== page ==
It would be difficult to imagine a family more conservative than my own. Generation upon generation of small farmers in a small rural parish, they were not people given to radicalism. Farming life allowed little leisure, the sheer physical effort demanded by the daily work meant people slept well, too tired for the business of politics.
It was odd, then, when a local man told me that his family and my own had been on opposing sides in the Civil War. It seems his family had supported the Crown, whilst our family were Commonwealth people. Cavaliers versus Roundheads: ours had not seemed the sort of family who would have opposed the king, but which family did?
An uncle confirmed the tradition of the two families having stood on opposite sides at the Battle of Langport in 1645, “but we would have been the sort of people who carried the pikes,” he added.
Pike carriers or not, they had been there when seventeen thousand men had gathered on damp, marshy Somerset farmland to fight a battle, which, following on from the Battle of Naseby, destroyed the Royalist army. Cromwell referred to the victory as the “Long Sutton mercy.”
It is hard to know what might have passed through the minds of those forebears as they stood at Wagg rhyne, facing the forces of the Crown. There must have been a deep sense of anger at the King for these quiet farming people to take up arms against him. Perhaps they were early antecedents of Chesterton’s people of England who had not spoken yet.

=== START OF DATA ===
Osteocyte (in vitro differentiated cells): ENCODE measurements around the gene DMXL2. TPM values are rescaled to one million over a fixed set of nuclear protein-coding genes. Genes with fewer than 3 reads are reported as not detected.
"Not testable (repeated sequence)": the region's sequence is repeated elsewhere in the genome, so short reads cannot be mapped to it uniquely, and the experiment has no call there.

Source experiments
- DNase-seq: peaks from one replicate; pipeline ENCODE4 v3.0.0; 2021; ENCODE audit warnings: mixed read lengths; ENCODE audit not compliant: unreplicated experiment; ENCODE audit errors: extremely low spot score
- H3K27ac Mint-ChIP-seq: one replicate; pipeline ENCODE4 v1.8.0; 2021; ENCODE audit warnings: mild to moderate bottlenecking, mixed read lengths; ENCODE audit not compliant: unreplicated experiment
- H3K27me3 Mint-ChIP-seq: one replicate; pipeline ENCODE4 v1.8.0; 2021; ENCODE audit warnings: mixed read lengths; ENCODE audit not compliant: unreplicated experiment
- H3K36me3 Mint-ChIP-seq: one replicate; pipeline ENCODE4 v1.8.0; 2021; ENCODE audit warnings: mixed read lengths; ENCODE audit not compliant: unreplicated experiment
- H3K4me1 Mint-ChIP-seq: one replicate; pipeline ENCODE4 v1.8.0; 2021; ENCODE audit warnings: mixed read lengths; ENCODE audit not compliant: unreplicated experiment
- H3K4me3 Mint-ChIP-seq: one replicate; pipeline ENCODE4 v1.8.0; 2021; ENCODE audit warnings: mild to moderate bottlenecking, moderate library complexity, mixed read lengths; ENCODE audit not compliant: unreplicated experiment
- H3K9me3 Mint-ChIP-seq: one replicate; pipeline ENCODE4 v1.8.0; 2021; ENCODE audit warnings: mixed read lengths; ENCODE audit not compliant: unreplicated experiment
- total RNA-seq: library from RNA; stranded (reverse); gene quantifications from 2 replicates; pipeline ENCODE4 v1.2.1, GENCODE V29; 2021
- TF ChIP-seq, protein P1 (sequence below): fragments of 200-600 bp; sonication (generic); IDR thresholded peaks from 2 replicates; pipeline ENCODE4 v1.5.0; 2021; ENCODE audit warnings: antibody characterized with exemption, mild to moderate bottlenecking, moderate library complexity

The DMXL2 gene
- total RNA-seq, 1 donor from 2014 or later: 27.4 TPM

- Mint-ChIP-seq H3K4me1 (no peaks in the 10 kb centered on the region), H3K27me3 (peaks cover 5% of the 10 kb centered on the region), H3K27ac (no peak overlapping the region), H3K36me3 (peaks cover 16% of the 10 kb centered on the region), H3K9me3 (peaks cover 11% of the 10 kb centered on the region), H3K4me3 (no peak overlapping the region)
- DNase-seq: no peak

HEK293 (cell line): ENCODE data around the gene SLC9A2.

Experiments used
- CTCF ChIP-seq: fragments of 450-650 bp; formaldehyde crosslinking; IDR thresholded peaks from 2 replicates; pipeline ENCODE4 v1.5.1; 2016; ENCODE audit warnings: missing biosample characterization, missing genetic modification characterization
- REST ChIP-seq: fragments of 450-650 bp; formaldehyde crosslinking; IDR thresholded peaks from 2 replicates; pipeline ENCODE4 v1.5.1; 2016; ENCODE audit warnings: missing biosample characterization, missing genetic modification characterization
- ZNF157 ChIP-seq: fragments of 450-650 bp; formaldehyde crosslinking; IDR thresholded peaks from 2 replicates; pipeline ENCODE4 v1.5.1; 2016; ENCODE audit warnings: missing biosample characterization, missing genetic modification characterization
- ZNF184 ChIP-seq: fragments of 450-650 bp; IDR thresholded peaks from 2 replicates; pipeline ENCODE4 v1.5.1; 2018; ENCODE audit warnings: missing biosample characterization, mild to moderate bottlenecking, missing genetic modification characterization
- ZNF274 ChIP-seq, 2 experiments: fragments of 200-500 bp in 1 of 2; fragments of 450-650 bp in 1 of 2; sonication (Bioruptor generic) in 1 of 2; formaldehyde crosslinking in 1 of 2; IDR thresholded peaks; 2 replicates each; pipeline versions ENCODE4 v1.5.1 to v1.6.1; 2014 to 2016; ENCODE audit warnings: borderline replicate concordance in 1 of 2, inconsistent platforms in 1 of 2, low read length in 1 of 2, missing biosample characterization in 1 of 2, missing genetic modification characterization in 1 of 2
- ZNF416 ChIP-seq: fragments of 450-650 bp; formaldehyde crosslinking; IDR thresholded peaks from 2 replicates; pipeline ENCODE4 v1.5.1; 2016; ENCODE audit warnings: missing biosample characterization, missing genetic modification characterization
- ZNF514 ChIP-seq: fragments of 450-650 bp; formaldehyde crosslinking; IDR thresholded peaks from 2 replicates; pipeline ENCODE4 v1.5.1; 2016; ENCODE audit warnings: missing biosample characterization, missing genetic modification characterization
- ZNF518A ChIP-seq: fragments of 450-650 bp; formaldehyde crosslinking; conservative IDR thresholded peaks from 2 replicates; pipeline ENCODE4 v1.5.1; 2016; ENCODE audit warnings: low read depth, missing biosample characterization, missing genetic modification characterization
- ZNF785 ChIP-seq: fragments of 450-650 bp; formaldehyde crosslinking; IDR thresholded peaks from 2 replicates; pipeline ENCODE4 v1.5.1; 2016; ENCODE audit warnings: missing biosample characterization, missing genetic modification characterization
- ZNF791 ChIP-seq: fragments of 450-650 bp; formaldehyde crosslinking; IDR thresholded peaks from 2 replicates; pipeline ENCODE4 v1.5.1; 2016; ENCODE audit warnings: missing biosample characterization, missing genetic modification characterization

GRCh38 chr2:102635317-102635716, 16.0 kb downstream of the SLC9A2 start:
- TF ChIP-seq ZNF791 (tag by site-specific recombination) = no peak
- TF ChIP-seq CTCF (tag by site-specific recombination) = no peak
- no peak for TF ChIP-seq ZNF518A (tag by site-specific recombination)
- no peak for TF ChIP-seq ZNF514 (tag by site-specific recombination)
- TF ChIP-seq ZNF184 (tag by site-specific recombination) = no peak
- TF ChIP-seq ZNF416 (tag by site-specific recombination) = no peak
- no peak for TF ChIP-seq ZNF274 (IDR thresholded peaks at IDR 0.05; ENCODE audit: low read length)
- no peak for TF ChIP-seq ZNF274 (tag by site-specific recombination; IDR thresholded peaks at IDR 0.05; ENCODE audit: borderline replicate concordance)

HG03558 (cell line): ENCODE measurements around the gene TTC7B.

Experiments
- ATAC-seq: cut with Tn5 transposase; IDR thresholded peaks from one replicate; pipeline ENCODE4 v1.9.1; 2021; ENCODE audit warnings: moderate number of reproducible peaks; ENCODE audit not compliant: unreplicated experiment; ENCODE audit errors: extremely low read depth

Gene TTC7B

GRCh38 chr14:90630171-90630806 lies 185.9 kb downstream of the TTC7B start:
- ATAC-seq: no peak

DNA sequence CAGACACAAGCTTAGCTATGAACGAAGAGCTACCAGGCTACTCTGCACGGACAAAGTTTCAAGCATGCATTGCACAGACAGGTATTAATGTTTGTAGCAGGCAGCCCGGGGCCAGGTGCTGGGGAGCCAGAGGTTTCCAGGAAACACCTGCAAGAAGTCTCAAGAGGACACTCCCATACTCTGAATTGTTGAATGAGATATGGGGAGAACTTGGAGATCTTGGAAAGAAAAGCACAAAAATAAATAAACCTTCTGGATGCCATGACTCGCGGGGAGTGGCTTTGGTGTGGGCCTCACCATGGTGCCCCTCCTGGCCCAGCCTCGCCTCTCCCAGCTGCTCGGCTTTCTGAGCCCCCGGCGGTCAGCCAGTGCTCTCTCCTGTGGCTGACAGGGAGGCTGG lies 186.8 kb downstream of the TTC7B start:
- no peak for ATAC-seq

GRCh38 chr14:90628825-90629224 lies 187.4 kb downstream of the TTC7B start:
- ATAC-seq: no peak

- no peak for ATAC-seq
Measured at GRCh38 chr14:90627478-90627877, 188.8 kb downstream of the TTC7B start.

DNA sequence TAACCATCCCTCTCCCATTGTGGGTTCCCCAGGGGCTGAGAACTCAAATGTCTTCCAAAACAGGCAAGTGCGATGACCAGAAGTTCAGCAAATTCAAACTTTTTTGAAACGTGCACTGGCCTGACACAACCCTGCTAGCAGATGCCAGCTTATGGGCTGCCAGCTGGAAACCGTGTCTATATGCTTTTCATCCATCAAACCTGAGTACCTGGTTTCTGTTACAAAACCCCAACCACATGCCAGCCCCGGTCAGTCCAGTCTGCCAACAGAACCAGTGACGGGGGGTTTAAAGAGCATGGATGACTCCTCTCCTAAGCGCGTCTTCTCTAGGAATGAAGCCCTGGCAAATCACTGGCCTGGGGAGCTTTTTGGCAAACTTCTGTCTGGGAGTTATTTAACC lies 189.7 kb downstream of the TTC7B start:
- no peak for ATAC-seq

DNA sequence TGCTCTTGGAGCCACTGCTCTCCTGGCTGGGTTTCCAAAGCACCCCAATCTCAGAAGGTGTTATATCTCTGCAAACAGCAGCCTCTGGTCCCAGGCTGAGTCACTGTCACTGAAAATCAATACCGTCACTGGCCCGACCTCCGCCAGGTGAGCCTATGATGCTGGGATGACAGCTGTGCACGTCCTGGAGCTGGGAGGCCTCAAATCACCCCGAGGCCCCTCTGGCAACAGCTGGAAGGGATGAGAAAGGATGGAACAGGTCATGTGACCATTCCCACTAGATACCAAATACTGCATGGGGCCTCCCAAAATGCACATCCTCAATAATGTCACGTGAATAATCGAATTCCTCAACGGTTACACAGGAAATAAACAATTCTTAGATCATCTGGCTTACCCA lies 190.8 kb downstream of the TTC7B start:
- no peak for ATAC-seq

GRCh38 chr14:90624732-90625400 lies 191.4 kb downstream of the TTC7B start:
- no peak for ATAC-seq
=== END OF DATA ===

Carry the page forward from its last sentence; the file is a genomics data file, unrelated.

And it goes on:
What seems reasonable to assume was that they had become angry not necessarily with the idea of the Crown, but with the high-handed and arrogant Charles Stuart who had come to represent it. If this was what monarchy meant, then they wanted nothing of it. They perhaps opposed the Crown not because they were radical, but because they were conservative. They had expectations of the institution which it was failing to fulfil.
Since Charles Stuart’s son became king when the monarchy was restored in 1660 there has been a tacit agreement between Crown and people that the people would show the Crown appropriate respect if the Crown behaved with appropriate dignity. When such dignity was not evident, the people would make their displeasure clear, as happened with the death of Diana in 1997.
The behaviour of Harry in these past days is the antithesis of the extraordinary dignity of his grandmother. Traditional, conservative people who have expectations shaped by centuries of history are unlikely to be impressed.